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Military PCS: Should You Do a Personally-Procured Move?

You may not get much choice where you move when it comes to military life. …


You may not get much choice where you move when it comes to military life. That’s the nature of the job. But usually, you can choose how you move.

There are a few options during a military PCS (permanent change of station)

These include:  

  • A Personally-Procured-Move (PPM), previously called a Do-It-Yourself Move (DITY)
  • Allowing the military to handle everything – hire movers, packers, etc
  • Or a combination of both, called a Partial-PPM/Partial-DITY  

Orders will say whether the move is stateside (CONUS), or outside the continental U.S. (OCONUS). Overseas moves do not qualify for a PPM. During an OCONUS move, the military will contract packers and movers to ship your items in crates.

What is a PPM?

A Do-It-Yourself move (DITY) is now called a Personally-Procured-Move (PPM). A PPM means the government reimburses you for your moving expenses, but you figure out the logistics yourself. This includes finding, booking, and communicating with packers and movers. Or you are the packers and movers.

You are eligible for a PPM if you: 

  • Have military PCS orders
  • A temporary duty assignment 
  • Are separating from the military
  • Are retiring from the military 

A PPM takes a lot of work for the service member. Yet, many believe the financial benefits are worth it.

Benefits of a PPM

There are definite benefits to doing a PPM. Some people appreciate being the only ones to handle their household goods (HHG). PPMs are beneficial if the move has to happen quickly. If a report date is fast approaching, many don’t have time to schedule or wait on packers and movers.

Peace of Mind 

Some choose a PPM for peace of mind. During a PPM, no one handles your household goods but you if you don’t want them to. You risk your things getting lost or broken when you allow others to move them for you. No one’s going to take care of your things in the same way you do. 


During a military PCS, you rarely get to pick the timing of when things happen. However, even more so if you have contracted packers and movers. You work around their schedule. Yes, you can give them a date but this doesn’t always guarantee their timing will line up with yours.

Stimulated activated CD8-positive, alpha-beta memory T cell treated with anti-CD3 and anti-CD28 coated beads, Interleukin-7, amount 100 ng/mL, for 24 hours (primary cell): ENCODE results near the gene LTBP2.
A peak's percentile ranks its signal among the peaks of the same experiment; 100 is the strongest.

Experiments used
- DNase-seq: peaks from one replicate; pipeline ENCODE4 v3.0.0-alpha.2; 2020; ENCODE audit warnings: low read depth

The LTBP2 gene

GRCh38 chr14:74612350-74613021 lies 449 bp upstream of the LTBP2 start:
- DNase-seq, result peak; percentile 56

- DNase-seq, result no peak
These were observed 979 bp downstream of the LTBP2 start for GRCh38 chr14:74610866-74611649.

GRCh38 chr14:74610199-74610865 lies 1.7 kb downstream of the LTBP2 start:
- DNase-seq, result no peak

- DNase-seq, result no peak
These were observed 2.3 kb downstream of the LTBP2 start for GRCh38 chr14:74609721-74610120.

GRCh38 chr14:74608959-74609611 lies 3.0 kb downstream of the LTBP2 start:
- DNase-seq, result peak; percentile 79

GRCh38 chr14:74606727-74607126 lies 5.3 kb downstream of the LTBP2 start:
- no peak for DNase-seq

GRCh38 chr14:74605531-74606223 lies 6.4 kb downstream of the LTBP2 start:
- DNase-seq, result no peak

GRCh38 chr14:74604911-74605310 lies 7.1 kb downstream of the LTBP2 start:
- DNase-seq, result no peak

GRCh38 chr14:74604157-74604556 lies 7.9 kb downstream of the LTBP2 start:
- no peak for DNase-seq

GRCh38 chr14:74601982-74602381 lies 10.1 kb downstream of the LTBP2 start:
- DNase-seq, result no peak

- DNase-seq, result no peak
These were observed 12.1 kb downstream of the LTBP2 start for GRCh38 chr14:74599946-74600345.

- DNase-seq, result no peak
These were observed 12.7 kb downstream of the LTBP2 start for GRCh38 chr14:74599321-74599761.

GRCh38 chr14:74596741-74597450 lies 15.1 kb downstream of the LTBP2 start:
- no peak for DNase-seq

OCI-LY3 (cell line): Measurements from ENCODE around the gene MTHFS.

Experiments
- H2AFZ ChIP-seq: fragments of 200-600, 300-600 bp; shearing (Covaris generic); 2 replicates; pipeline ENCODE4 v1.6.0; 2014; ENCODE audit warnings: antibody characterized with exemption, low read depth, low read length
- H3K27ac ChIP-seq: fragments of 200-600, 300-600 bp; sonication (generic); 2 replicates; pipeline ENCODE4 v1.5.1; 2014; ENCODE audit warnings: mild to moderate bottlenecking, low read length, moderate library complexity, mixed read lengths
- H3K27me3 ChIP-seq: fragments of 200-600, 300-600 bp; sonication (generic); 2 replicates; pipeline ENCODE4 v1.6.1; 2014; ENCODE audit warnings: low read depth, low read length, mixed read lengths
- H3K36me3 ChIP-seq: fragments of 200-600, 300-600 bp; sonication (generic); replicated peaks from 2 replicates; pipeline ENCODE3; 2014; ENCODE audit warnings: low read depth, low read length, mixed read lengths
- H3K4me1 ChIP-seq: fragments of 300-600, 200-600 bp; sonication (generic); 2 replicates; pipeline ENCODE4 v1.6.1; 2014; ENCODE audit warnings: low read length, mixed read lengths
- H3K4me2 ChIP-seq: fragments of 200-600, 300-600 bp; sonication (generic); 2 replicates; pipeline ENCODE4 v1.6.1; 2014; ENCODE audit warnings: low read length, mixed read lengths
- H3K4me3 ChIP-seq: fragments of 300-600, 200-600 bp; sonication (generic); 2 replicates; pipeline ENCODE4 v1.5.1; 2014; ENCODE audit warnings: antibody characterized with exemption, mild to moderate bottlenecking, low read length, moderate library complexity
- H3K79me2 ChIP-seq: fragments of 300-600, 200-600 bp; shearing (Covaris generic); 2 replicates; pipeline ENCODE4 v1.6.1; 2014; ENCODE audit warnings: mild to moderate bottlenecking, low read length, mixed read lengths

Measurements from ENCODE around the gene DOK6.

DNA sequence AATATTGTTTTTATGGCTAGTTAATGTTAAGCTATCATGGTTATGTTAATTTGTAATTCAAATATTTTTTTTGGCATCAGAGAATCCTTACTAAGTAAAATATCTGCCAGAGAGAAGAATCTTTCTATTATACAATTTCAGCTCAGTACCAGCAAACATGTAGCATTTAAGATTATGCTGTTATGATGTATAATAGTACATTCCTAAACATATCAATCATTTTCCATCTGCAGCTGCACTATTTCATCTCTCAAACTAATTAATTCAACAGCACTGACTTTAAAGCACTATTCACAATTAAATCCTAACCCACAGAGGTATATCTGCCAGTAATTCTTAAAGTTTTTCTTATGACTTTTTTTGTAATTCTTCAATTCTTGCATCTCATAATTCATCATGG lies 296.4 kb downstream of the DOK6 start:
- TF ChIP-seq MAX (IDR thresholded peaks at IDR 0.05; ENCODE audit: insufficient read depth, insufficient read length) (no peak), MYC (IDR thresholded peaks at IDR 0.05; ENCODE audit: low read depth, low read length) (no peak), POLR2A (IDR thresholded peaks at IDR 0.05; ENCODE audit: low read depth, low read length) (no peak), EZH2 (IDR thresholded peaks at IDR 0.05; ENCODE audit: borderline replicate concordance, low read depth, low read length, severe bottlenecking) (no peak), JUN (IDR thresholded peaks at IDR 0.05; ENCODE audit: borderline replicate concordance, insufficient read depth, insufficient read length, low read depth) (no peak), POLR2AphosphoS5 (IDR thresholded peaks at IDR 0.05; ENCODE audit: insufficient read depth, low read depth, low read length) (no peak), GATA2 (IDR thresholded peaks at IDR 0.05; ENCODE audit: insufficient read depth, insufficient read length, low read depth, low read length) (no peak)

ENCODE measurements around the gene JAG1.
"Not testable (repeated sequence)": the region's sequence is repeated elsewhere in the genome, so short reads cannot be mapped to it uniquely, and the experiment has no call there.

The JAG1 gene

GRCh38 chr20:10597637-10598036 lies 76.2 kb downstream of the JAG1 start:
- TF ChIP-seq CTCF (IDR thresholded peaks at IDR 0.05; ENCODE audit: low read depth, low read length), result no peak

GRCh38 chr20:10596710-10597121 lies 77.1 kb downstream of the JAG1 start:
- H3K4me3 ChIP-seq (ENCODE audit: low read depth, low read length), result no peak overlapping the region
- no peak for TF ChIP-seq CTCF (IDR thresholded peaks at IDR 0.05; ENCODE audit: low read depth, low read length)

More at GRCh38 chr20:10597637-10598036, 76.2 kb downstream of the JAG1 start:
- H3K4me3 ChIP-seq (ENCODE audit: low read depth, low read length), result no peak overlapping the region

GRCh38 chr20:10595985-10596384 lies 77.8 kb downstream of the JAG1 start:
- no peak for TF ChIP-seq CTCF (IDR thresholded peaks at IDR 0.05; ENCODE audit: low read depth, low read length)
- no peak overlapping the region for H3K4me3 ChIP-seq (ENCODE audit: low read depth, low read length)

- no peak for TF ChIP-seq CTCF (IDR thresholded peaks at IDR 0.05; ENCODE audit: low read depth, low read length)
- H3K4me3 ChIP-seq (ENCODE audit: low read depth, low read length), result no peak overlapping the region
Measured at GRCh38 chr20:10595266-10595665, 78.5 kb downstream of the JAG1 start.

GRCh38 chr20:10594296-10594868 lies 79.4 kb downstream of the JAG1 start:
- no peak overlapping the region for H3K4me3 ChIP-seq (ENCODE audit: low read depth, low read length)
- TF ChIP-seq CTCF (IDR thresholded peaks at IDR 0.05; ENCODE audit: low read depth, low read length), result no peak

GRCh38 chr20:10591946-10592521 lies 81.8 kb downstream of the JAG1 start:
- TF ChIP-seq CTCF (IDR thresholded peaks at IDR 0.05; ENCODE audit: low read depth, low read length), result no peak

When you choose a PPM, you arrange things in a time frame that works for you. 

Lower Risk of Loss and Damage

Packing and moving your things how you’d like cuts down on the risk of loss or damage. You know exactly where your items are because you put them there. Not someone else. You know when they’ll show up at your new station because you are driving the moving truck. Knowing how and when they’re packed allows some of the moving stress to melt away.

Reimbursement Costs

After your move, you’ll be able to claim things you used during your PPM. These include a rental truck, boxes, weight tickets, and some packing materials. But be aware it does not include items such as totes, Safe Move insurance, or storage. 

During a PPM, the military will pay you 100% of what it would cost them to hire movers. If you spend less than the military would spend to hire movers, you keep the difference. Besides the reimbursement, you’ll receive regular military PCS travel allowances.

Many choose to do a PPM because of the financial benefits. 

Cons of a PPM

There are definite benefits to a PPM. But there are also not-so-beneficial things to consider. While timing and responsibility can be pros to a PPM, they can also be cons to them, too.

Added stress

Finding packers and movers is stressful. But especially during a busy military PCS season. Chances are, the government has already contracted out local movers. They may not have much availability if you’re in a more remote area. There may not be as many reliable local movers to choose from. Added stress like timing, responsibility, and family circumstances, all factor into a move. 

With the responsibility of moving yourself, also comes the responsibility of finding support. It’s difficult for one or two people to pack and move all their belongings. Finding some reliable people to help can be stressful, too.  


During a PPM, no one else handles your household goods. If you have movers and something gets broken, you can file a claim for those items. Unfortunately, if you break your items, that’s on you. 

Upfront cost

Moving is not cheap. During a PPM, the service member must pay for a lot of the logistics themselves up front. While the military reimburses for expenses, many choose to not do them because of those costs.


While scheduling logistics yourself can work for you, they can also work against you. During a PPM, you are at the mercy of someone else’s schedule. The packers show up when they can. Your things get delivered when it works with the driver’s schedule. While you can state a preference, you may not get the final say. Timing can change because of other people’s schedules, weather, or random circumstances. 

Choosing a Military PCS Option

When deciding on your move, there are a few factors to consider. Some are personal choices, whereas others are more practical. Finances, timing, and convenience are major factors. You decide which type of move is right for you and your family.

It might seem overwhelming at first to hear so many acronyms thrown around during a military PCS. Fortunately, there are so many resources to use. Talk to your spouse or service member. Decide which type of move works best for you and your family. Choosing one type of move for one PCS doesn’t mean you have to do the same next time. 

Regardless of which choice you make – to PPM or not to PPM – it’s bound to be a valuable learning experience!

Jeremiah Runser